Guardian liferafts are one of MSS’ most popular items. Made by SSPI, the Guardian raft has a double floor, a double canopy, a non-puncture boarding ramp, zipper doors, an LED strobe light that blinks on the exterior as well as an internal LED light. “The old school lighting system wasn’t the greatest, whereas this blinking strobe light is a lot more visible. And that’s really important when it’s 2 o’clock in the morning with 30-foot waves and you’re trying to see something,” Simmons says. Liferafts for 10 people and below have one entryway and portholes enough for all. For 10 people and above, there are dual entryways.

Simmons is also finding a lot of customer demand in EPIRBs with internal GPS. “When an internal GPS goes off, it keeps updating and pinpointing the location within a hundred feet, which is much better than a standard unit.”

DBC Marine Safety Systems Ltd. carries a variety of liferafts and rescue boats. In business for more than 30 years, they manufacture their own brand at their Richmond, BC-based facility and also distribute Zodiac Liferafts and SOLAS-approved boats to commercial fishing clients across North America. Sales Manager Mark Hansen says that he sees the marine industry overall putting more emphasis on safety, but he also knows there are still some commercial fishermen who don’t put liferafts on their boats. “It’s an unfortunate reality.”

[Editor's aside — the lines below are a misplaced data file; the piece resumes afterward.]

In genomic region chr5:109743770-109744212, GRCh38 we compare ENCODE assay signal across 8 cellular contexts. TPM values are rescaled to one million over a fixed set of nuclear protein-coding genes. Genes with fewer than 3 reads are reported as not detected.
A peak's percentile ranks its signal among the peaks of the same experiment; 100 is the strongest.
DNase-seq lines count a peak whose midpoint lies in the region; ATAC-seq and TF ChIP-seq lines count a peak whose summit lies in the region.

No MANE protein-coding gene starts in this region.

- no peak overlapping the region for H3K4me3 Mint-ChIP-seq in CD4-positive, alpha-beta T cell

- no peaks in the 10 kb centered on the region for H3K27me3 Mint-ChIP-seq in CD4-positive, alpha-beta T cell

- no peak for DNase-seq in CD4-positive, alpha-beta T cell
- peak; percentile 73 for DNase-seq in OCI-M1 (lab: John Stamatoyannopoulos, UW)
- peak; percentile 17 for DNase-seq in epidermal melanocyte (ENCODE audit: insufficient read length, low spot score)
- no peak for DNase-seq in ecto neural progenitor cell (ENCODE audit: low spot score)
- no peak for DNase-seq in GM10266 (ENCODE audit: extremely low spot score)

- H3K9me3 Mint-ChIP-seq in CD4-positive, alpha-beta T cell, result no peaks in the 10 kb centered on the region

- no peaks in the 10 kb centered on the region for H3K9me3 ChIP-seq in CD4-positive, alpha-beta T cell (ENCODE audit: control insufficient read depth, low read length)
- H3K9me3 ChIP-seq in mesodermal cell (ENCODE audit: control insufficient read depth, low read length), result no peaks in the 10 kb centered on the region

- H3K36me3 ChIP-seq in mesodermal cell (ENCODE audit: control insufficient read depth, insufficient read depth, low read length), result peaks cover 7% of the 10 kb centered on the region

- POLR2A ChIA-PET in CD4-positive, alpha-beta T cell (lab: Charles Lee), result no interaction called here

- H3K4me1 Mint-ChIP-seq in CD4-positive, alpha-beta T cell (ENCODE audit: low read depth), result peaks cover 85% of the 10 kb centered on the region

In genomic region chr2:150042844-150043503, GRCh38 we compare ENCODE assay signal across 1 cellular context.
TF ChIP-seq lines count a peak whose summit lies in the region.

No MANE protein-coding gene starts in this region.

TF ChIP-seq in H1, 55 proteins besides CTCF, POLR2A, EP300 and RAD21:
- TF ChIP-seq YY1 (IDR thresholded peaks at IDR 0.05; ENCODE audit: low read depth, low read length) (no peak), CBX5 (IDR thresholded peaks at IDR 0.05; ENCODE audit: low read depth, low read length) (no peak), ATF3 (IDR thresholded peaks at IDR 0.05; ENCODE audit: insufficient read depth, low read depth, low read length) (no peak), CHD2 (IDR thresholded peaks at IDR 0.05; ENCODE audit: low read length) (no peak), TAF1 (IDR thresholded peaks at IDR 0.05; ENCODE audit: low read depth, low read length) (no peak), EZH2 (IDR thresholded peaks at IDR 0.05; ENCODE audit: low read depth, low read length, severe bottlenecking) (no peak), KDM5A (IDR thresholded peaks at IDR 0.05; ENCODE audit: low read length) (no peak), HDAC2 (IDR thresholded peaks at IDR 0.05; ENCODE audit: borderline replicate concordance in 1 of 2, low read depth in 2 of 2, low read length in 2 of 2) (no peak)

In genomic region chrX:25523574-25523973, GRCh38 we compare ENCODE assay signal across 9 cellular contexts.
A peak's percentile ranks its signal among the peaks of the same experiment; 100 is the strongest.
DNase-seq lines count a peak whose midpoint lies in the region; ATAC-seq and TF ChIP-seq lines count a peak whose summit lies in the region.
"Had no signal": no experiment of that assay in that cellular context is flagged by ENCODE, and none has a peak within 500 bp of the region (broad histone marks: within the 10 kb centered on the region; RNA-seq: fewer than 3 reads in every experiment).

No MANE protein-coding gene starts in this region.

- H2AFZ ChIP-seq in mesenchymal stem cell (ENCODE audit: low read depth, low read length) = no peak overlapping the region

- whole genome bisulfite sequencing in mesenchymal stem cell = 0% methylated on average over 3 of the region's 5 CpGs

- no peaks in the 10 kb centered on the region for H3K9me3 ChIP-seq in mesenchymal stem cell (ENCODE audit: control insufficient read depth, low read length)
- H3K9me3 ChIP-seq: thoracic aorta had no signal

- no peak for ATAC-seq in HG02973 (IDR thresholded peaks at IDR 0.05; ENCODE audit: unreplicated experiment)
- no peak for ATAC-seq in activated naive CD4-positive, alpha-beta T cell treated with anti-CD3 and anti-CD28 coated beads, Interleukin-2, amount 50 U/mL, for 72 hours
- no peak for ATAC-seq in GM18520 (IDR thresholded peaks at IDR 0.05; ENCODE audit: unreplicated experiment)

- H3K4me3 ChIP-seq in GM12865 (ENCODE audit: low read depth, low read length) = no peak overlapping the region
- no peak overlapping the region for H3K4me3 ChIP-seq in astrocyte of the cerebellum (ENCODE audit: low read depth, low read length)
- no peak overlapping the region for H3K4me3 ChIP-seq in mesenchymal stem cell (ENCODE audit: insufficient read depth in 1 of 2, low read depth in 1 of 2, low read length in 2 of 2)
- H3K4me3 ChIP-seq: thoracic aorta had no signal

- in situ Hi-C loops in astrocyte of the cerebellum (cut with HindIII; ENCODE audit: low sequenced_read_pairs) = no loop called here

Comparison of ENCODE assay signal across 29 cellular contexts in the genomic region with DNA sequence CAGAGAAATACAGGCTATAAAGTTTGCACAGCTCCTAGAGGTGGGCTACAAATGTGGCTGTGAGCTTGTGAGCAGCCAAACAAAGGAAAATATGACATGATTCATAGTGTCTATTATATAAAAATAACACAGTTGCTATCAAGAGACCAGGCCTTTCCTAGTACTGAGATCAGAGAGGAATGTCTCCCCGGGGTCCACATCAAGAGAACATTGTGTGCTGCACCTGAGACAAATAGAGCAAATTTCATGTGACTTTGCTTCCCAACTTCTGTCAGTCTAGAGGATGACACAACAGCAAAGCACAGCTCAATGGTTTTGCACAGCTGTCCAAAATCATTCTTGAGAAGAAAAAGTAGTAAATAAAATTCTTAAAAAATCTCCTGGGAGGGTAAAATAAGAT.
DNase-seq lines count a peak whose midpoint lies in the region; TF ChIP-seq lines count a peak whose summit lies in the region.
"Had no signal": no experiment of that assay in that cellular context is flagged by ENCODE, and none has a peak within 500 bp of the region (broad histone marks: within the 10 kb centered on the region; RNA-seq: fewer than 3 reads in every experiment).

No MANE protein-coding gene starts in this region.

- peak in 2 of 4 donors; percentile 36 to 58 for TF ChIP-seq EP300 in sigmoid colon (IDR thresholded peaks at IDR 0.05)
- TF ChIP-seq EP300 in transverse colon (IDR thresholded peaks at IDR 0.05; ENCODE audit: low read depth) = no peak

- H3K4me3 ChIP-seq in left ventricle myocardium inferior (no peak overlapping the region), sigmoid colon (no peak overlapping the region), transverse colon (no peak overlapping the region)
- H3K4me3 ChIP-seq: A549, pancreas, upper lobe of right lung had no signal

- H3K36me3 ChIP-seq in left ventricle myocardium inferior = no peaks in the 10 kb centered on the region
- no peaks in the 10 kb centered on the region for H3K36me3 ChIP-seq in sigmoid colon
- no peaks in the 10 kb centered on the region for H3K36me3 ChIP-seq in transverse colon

A future change in extending the servicing interval for liferafts is coming, according to Hansen. “Right now, liferafts have to be serviced on an annual basis, which can be costly, especially to those who work in remote areas, because of the cost of shipping the liferaft away to be serviced.” he says. “When the Coast Guard makes the certification change – and we don’t know when that will be yet – this product will allow servicing intervals to be extended to two and a half years.”

Rain gear is another critical piece of must-have safety equipment. A relatively new rain gear product for commercial fishermen has been gaining attention. The Regatta Fisherman’s Oilskins, distributed by Seattle-based Global Marine Safety (GMS), have the traditional style bibs and a jacket, but the unique difference is the bibs have flotation built into the chest and back.

This product, designed by fishermen for fishermen, has been on the global market for about six years and was introduced to the US market back in 2009 by GMS. Owner Mike Brockmann says it has been a challenge to get fishermen to try something new but the industry is really drawn to the safety feature of the product. The Fisherman’s Oilskins were involved in a 2009 PFD study conducted by NIOSH and received high performance marks from a number of fishing groups, and most specifically the Bristol Bay gillnetters.